The U-turn on ASCs follows its decision to trial a new maintenance regime on Area 7 in the Midlands earlier this year.
At the time the agency said it still intended to go-ahead with bid competitions for Cornwall and Devon (Area 1); Somerset, Avon, Wiltshire and Gloucestershire (Area 2); Cumbria and parts of Lancashire (Area 13); Northumberland, Tyne & Wear, Durham and North Yorkshire (Area 14).
But yesterday Highways England confirmed it would now bring control and management of the maintenance work in-house, preferring to select individual contractors to deliver specific elements of the work in each region.
A Highways England spokesperson said: “We are tasked with delivering the largest roads investment programme in a generation and in order for us to deliver on such a scale at the same time as maintaining the strategic road network, we have to work in a flexible, responsive and efficient way.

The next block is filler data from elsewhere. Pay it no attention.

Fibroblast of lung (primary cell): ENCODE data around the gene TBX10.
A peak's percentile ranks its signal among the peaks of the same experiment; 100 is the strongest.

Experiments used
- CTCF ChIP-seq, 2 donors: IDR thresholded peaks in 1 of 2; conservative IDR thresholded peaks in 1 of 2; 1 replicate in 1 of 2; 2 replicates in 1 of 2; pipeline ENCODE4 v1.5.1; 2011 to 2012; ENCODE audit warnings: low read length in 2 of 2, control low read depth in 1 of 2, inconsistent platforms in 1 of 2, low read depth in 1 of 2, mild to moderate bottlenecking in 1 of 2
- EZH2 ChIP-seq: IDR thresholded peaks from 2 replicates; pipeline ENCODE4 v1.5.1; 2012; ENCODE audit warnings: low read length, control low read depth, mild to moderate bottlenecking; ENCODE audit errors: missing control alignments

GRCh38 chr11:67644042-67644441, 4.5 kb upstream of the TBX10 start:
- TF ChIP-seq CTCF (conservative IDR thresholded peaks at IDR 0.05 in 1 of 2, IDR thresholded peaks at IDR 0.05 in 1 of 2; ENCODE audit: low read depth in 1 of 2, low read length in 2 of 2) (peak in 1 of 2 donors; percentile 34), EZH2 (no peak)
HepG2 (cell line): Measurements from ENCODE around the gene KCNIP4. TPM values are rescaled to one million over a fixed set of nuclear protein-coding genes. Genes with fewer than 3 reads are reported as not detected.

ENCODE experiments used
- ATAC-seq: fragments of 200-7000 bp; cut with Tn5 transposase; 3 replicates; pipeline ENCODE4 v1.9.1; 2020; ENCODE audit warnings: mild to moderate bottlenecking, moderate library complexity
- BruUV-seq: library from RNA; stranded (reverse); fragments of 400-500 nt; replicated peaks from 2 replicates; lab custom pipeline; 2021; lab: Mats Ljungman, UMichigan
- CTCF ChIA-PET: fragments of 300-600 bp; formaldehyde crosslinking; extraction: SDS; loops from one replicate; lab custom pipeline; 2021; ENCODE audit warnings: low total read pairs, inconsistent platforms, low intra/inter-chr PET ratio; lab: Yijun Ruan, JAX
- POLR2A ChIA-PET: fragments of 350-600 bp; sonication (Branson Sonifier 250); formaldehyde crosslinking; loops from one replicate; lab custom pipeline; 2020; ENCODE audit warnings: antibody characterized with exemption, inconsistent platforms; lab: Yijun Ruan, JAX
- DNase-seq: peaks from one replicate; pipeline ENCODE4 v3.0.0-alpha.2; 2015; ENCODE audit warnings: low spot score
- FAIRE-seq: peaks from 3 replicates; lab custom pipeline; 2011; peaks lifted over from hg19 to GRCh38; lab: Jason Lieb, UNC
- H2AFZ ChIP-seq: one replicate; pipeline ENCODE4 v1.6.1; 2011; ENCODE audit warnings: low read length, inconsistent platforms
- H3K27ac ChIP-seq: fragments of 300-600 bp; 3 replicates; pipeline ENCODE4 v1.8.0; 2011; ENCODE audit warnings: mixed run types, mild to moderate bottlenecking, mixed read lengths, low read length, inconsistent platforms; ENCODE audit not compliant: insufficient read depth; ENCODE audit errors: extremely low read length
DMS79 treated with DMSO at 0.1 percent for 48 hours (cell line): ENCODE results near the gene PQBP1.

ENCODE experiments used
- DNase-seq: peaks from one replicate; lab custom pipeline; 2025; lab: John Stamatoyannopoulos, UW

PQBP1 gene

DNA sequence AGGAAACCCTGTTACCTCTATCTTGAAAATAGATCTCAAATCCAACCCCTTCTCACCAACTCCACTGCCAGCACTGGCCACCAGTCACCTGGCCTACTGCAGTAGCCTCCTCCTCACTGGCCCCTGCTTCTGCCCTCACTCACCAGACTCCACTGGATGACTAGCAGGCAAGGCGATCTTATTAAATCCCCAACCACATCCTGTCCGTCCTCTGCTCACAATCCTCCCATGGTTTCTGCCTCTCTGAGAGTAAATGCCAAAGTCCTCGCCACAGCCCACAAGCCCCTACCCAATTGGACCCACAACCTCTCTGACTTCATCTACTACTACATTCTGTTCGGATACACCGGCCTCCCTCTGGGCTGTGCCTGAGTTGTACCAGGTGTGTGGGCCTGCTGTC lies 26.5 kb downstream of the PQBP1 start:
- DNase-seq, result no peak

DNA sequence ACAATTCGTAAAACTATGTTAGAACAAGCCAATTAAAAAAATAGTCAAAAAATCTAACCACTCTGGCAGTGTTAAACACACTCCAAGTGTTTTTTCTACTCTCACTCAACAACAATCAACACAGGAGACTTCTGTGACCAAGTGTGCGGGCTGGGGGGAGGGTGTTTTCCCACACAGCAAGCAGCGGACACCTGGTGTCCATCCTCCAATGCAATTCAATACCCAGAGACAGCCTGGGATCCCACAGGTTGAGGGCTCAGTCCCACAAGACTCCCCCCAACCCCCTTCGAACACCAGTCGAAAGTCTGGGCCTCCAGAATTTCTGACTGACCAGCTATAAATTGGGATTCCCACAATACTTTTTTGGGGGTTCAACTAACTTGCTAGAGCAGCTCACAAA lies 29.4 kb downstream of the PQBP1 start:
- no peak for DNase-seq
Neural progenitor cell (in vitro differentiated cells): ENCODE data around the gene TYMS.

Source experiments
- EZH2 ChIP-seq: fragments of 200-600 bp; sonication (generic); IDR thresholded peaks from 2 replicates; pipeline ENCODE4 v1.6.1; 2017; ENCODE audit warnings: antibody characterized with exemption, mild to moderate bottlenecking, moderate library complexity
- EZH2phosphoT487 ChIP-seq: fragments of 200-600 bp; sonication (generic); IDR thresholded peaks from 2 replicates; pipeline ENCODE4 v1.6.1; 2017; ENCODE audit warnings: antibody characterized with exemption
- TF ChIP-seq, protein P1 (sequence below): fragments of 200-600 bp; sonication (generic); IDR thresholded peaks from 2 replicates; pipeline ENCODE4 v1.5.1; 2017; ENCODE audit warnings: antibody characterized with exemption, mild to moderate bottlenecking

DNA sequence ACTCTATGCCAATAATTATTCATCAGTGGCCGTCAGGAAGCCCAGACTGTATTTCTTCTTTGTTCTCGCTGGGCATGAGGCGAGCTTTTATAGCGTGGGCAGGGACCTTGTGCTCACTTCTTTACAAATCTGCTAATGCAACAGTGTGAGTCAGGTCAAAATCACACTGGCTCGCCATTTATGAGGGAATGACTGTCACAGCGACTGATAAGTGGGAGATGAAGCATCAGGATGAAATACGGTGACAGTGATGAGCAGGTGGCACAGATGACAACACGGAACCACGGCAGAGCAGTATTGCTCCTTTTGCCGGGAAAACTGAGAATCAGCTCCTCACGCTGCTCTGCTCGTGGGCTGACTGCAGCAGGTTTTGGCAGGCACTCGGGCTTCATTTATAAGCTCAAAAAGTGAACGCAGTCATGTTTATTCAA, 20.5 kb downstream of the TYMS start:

“So we have decided our delivery arrangements need to evolve in some areas, and will therefore be adopting the asset-led delivery model which we are using in the East Midlands (Area 7) in areas 1, 2, 13 and 14.
“This will include key functions such as design management, routine management and construction work.
“This will enable us to take more ownership of investment decisions and to increase our intelligence on local factors that influence where work is needed. By directly engaging suppliers we will help drive down cost and waste, providing the best possible value for money for taxpayers.”
Highways England also confirmed ASC areas 4 and 12, which were further advanced in the procurement process, will see contract awards shortly.